It occurs to me that I've written a lot here about riding bikes lately. Maybe that is because it has become a very big part of our family identity and maybe it is because I continue to be thrilled each and every time I go for a ride with my kids -- Oliver in particular. It is also a little bit because everyday I appreciate that I can share this thing that I love with my boys. I don't take that for granted.
One thing in particular that blows me away each and every time we ride is how it highlights Oliver's abilities. I spend too much time thinking about dis-ability and our daily rides have become a powerful reminder that there is so much my boy can and will do in this life. For example, Nik and I communicate to the boys while riding using lots and lots of gestures: over here, go that way, turn here, get up on the sidewalk, ride on the street, come this way, stop, go, go slow, stay steady. ... it is endless and varied and amazing that Oliver flawlessly reads our non-verbal communication. Watching his ability to shift focus between the road ahead and his riding partner, making adjustments along the way, makes me endlessly proud. Incidentally, both of these things -- maintaining coordination with a partner and reading non-verbal communication -- are RDI learning objectives that we have worked on, they didn't come naturally or easily for my boy. But now they are like second nature. How cool is that?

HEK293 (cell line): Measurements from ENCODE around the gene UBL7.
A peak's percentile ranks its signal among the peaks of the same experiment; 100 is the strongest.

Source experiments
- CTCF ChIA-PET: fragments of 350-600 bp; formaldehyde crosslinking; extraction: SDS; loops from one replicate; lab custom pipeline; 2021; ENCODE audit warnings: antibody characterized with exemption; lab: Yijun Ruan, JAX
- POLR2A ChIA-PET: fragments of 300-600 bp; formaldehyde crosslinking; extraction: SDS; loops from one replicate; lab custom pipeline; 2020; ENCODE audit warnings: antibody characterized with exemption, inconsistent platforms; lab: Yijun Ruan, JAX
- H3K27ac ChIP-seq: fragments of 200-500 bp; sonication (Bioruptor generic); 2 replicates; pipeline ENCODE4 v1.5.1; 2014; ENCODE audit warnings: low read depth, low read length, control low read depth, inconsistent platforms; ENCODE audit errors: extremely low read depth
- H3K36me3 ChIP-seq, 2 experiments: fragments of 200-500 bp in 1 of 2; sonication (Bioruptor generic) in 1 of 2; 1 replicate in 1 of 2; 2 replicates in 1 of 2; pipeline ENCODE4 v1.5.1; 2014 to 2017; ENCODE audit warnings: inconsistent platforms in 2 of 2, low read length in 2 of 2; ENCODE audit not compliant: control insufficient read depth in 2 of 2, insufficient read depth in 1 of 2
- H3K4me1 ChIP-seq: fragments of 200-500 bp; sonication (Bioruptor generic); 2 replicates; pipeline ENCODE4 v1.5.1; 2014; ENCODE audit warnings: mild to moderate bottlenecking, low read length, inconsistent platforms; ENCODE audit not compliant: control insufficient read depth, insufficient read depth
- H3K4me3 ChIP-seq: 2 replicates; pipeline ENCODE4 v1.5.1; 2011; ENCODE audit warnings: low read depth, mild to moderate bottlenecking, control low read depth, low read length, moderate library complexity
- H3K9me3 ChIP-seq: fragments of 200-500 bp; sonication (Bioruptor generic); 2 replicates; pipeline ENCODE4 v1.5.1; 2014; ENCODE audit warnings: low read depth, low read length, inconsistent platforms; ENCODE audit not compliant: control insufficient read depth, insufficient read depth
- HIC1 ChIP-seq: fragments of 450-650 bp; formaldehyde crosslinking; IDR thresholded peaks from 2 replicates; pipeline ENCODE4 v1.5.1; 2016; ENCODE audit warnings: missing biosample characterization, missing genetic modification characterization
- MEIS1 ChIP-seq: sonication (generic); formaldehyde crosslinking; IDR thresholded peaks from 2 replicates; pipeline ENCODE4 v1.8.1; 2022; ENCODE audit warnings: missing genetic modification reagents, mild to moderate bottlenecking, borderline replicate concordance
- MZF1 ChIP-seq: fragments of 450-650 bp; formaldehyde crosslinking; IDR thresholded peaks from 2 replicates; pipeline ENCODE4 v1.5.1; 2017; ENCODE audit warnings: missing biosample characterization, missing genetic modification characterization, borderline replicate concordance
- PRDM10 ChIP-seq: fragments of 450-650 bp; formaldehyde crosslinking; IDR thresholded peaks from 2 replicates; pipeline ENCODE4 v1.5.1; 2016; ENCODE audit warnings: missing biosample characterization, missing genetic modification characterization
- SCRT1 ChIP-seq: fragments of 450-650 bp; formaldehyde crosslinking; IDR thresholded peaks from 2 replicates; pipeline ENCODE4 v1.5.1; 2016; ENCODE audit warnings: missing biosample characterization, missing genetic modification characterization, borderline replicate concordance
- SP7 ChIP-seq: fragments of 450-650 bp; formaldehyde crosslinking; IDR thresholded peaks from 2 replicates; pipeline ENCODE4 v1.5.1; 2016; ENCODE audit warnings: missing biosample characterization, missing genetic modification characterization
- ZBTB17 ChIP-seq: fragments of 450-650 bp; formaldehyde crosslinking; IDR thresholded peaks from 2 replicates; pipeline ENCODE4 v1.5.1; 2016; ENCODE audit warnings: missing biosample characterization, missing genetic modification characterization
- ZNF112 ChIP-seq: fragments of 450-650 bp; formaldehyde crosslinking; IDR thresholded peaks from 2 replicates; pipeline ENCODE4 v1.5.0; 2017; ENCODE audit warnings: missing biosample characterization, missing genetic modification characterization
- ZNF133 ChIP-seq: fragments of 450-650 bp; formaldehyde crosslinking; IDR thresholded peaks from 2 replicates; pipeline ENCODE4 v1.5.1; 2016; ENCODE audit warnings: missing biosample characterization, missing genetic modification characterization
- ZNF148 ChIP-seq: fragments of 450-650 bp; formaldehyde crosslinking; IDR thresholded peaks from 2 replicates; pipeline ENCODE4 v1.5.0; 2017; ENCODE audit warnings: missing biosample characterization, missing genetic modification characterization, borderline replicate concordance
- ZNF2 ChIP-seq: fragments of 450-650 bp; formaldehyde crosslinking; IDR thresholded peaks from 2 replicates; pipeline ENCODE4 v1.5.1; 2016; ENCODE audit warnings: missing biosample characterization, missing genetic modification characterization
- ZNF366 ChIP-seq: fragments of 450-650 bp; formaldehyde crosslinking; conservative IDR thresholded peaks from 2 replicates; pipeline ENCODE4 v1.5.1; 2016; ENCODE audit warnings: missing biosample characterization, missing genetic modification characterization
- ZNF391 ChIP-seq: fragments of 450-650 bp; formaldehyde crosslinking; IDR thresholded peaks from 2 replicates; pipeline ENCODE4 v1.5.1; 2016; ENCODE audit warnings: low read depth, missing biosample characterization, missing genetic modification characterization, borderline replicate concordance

I've been teaching a friend's child to ride, just a little bit each week, and wanted to post a video showing what it looks like when a child is just starting with the gliding technique. I got several comments and e-mails after my last post from parents whose kids were not gung ho about learning. The boy in this video is really very anxious about getting on the bike. He likes it a bit more since we took the pedals off-- at least he is willing to get on the bike -- but declares he is walking the bike, not riding, which I think makes him feel more confident. No matter -- he is still out there, still trying and I know he will get it eventually. The other boys demonstrate the gliding technique, which I included to show you how much fun this can be!